Adaptogens For Animals

Donna Easto, C.H., H.C, M.H., Certified Herbal Educator

Who hasn’t seen a pet dog or cat eating grass to rid their digestive system of fur balls or other troublesome substances? Animals, both in the wild and in our homes have always used plants for food and medicine. In fact, there’s a whole discipline, Zoopharmacognosy, dedicated to studying how animals use plants to prevent or treat illness, and in some cases alter consciousness with herbs such as Catnip and Valerian. 

Human knowledge of many herbs came about by watching animals use them in nature, on the farm, and in the home. Indigenous people have a rich materia medica developed by observing the ways creatures such as bears used plants to strengthen and heal. We’ve been using herbs for thousands of years to treat ourselves, working animals and house pets. 

Animals are living longer and suffer from many of the chronic conditions that ail ageing humans. Adaptogens can make a difference in a number of conditions such as arthritis, skin and coat problems, anxiety, stress, lack of energy, immune system dysfunction, and poor digestion. Many of the adaptogens used for people can be used for animals; however, if you’re unfamiliar with their use it’s best to consult an herbal veterinarian or herbalist who specializes in animal medicine to assure the best results. Adaptogenic herbs are safe and usually would not cause any harm, even if the wrong herb is chosen. The following is an overview of three of the most popular adaptogens used with animals, and a list of herbs used for specific issues.

Ashwagandha: helpful with nervous, overexcited or fearful animals. It’s often mixed with holy basil or reishi. A combination of ashwagandha and boswellia anti-inflammatory herbs, have proven effective in animals with osteoarthritis and hip dysplasia. Used singly or in combination with bacopa, it helps dogs and cats suffering from advanced age that may wander or bark aimlessly or appear confused.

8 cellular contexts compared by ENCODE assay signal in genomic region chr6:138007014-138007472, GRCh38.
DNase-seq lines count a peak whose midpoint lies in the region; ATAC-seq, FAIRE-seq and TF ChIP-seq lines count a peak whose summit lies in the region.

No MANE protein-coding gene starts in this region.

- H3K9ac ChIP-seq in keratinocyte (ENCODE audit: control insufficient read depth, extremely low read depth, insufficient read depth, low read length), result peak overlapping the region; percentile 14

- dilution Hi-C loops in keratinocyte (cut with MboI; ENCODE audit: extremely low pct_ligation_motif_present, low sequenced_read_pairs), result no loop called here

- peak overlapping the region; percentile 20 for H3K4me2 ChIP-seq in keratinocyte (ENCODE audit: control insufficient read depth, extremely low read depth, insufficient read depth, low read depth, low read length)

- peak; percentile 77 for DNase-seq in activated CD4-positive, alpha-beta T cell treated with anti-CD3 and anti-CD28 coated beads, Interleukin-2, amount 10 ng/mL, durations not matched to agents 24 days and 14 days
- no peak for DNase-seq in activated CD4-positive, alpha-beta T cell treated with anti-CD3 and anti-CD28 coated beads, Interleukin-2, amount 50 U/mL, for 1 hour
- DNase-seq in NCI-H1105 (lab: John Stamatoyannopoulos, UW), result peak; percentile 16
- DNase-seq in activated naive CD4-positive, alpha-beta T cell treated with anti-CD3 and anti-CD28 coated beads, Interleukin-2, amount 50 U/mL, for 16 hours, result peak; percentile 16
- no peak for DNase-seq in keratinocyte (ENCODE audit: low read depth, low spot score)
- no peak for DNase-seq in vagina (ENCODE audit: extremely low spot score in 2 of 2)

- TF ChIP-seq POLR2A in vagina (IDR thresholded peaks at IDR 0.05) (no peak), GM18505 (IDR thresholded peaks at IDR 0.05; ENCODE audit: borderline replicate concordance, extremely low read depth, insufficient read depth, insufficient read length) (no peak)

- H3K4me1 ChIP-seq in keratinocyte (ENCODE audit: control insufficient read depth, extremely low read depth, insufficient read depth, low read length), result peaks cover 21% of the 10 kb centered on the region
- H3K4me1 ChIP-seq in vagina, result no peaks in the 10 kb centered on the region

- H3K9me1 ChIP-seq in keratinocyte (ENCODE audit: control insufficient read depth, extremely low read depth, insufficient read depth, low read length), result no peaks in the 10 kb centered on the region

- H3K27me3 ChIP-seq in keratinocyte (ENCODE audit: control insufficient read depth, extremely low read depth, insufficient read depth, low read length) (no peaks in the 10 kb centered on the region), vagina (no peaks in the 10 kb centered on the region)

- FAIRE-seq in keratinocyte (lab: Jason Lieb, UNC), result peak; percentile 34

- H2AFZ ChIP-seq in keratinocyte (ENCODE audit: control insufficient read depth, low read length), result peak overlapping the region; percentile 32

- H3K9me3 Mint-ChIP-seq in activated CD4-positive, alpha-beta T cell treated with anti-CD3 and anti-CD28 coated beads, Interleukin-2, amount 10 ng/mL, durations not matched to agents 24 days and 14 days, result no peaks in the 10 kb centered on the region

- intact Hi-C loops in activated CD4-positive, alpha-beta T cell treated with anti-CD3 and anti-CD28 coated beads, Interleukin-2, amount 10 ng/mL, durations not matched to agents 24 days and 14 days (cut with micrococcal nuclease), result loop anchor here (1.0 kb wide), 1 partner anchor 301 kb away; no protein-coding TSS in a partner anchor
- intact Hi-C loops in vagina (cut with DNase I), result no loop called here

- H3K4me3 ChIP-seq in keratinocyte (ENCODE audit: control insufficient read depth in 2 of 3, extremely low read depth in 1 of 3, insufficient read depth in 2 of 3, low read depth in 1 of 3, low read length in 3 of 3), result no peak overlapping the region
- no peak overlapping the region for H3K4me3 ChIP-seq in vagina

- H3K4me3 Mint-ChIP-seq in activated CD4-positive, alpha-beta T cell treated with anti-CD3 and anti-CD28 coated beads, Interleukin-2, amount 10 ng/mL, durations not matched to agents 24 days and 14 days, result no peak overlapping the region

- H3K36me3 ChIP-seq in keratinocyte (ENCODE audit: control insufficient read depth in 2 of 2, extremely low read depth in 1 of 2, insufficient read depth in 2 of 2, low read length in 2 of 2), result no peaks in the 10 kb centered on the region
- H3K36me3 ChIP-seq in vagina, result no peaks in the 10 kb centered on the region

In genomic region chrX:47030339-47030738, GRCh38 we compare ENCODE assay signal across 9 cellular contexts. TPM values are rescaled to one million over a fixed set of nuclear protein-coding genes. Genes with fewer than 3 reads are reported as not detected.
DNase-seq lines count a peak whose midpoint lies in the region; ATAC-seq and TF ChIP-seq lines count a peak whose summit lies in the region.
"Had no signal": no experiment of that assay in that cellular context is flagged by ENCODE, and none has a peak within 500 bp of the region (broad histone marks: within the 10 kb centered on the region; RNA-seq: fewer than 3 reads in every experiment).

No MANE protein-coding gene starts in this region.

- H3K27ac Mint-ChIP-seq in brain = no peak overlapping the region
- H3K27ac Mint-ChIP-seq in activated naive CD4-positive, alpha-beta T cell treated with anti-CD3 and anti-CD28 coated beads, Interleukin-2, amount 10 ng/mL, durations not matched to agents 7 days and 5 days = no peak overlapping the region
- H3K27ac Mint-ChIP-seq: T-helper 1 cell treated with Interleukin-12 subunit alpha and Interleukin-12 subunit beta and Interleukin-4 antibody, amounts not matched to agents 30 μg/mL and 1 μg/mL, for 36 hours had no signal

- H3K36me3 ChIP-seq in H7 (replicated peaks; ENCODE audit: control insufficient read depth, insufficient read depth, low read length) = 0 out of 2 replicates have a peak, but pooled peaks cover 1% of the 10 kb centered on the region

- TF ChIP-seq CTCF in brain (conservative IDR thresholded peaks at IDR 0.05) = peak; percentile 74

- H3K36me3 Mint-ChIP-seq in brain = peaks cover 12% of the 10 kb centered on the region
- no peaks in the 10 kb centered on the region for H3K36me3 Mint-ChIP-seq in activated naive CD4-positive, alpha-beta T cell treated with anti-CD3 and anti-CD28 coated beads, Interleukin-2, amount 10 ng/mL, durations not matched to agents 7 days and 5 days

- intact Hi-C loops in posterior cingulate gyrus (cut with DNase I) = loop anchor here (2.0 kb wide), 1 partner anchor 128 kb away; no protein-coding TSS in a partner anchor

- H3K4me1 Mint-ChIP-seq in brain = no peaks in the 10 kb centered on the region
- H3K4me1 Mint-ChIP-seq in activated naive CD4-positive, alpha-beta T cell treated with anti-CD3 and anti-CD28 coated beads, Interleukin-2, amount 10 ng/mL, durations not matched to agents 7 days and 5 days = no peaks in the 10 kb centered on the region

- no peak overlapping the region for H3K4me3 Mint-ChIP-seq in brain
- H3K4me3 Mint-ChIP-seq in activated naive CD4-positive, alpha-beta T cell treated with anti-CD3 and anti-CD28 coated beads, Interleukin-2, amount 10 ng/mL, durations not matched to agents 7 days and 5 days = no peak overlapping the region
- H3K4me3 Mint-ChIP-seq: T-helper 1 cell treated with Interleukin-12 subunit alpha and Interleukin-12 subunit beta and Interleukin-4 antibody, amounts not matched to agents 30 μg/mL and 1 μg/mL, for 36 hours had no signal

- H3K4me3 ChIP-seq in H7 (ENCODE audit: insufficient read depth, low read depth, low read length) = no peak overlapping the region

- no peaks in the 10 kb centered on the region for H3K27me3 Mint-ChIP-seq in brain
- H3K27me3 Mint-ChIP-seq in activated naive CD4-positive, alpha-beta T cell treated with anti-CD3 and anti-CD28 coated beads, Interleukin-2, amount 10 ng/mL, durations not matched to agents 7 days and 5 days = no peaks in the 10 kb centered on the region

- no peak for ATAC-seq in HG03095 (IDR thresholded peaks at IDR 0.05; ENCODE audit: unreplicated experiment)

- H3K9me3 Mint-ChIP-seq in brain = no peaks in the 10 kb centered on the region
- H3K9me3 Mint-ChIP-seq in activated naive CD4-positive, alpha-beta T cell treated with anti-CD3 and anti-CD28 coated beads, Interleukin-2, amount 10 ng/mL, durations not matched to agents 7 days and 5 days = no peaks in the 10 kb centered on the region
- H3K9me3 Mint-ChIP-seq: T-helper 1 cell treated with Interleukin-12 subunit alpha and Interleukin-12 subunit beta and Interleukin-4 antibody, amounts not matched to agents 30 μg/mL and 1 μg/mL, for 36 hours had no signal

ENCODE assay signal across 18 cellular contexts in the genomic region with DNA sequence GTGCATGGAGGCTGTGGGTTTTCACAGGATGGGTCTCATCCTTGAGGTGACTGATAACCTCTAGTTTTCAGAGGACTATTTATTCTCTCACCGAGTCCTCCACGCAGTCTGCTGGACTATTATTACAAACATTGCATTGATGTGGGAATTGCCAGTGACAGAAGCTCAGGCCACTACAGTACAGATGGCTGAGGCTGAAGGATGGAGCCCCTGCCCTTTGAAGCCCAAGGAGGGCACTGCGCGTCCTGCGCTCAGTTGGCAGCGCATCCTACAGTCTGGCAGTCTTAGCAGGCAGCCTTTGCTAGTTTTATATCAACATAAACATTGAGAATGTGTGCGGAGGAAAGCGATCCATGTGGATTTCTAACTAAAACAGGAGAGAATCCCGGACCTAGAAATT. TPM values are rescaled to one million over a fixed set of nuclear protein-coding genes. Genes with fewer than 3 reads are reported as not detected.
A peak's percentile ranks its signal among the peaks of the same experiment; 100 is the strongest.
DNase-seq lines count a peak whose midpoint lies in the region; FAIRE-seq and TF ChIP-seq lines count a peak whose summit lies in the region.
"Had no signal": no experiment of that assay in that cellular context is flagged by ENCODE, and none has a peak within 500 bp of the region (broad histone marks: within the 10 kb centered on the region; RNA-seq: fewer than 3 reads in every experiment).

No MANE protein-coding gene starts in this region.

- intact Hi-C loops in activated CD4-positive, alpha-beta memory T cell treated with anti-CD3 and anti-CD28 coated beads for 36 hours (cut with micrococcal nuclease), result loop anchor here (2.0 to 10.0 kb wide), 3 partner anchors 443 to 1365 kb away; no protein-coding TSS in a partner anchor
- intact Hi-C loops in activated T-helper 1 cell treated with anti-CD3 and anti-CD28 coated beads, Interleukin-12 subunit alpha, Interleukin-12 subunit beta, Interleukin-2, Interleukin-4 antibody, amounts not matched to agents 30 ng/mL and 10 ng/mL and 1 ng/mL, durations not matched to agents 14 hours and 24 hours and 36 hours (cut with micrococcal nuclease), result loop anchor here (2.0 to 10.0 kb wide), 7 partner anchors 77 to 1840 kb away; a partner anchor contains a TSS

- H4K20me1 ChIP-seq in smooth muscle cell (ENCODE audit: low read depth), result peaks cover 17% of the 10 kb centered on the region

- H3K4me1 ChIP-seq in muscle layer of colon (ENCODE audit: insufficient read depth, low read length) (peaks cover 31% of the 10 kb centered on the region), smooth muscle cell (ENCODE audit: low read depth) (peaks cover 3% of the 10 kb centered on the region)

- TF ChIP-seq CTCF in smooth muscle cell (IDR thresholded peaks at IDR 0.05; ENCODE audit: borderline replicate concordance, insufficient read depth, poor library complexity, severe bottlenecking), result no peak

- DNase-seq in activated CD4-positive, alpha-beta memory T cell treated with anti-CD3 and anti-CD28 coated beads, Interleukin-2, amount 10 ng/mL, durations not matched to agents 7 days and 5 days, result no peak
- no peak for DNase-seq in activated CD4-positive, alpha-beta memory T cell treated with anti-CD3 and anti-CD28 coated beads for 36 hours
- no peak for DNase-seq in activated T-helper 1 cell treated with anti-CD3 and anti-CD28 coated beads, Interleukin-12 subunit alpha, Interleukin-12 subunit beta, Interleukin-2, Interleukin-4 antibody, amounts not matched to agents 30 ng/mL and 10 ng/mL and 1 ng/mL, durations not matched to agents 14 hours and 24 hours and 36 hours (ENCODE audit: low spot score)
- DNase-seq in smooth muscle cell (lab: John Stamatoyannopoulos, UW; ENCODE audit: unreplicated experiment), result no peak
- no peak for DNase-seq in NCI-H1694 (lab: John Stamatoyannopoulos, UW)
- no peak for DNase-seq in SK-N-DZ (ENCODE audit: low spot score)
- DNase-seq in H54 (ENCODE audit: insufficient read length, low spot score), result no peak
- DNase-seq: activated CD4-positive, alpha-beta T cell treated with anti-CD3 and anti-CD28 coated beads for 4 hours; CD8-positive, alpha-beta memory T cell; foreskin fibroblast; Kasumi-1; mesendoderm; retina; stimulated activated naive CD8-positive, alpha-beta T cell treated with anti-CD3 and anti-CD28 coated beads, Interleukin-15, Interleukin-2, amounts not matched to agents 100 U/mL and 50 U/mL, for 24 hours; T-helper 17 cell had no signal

Eleuthero: increases energy, endurance, longevity, immunity, skin and muscle tone, and bone strength. An excellent mild tonic it’s safe for use with older, elderly, convalescing or chronically ill pets. 

Holy Basil: improves digestion, reduces flatulence and allergic response. Holy basil can protect against radiation-induced damage in pets undergoing radiation therapy. In combination with dang shen (codonopsis), jiaogulan, and licorice it is used in the treatment of animals with diabetes.

Skin problems, eleuthero, holy basil and shatavari can be useful for some skin problems.

Elderly or weakened pets, all adaptogens can be used to promote immune competence including ashwagandha, codonopsis, eleuthero, rhaponticum, rhodiola, and schisandra.

Digestive problems, codonopsis, guduchi, holy basil, and licorice are used to improve digestion and relieve gastric upset and inflammation.

Remember, if you wish to use your own herbs, converting dosages from human to animal is essential, and it can be complicated. There are a number of products containing adaptogens made specifically for animals on the market. Check with your veterinarian or trusted animal supply shop for suggestions.

Next:  Pest control

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